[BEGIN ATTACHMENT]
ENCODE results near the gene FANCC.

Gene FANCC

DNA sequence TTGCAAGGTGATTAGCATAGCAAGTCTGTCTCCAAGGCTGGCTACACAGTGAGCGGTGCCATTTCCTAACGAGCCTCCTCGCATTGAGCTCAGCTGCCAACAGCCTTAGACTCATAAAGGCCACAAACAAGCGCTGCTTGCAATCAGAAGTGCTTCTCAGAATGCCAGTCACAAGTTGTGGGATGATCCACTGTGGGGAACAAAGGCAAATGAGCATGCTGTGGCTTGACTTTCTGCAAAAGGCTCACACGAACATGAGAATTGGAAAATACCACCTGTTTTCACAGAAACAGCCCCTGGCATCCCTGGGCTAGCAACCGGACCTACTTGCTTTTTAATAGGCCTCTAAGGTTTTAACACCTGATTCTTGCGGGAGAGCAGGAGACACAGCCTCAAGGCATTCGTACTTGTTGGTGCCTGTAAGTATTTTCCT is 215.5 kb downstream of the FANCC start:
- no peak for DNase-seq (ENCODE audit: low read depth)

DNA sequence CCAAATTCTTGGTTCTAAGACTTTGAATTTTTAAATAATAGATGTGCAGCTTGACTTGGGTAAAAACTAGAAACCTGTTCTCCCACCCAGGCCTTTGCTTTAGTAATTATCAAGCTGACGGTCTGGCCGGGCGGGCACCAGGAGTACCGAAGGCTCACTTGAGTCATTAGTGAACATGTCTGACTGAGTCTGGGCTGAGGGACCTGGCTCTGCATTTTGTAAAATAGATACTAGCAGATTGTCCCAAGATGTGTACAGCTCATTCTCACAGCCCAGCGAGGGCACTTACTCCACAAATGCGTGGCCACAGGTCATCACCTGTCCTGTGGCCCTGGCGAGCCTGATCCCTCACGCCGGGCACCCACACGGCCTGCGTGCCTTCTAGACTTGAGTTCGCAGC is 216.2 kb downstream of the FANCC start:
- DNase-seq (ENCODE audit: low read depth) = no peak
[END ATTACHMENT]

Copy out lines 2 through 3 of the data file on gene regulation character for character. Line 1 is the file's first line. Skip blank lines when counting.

Gene FANCC

DNA sequence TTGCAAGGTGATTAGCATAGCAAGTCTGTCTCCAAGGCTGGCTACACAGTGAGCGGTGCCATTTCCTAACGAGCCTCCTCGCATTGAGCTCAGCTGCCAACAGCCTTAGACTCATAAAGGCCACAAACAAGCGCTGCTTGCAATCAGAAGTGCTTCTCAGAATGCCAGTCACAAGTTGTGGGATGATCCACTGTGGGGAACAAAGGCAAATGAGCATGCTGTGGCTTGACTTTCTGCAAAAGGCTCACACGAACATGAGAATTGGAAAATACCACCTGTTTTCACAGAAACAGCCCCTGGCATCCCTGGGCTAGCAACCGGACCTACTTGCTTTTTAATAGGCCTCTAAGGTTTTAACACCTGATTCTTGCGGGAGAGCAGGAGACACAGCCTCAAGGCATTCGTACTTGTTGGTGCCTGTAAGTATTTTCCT is 215.5 kb downstream of the FANCC start: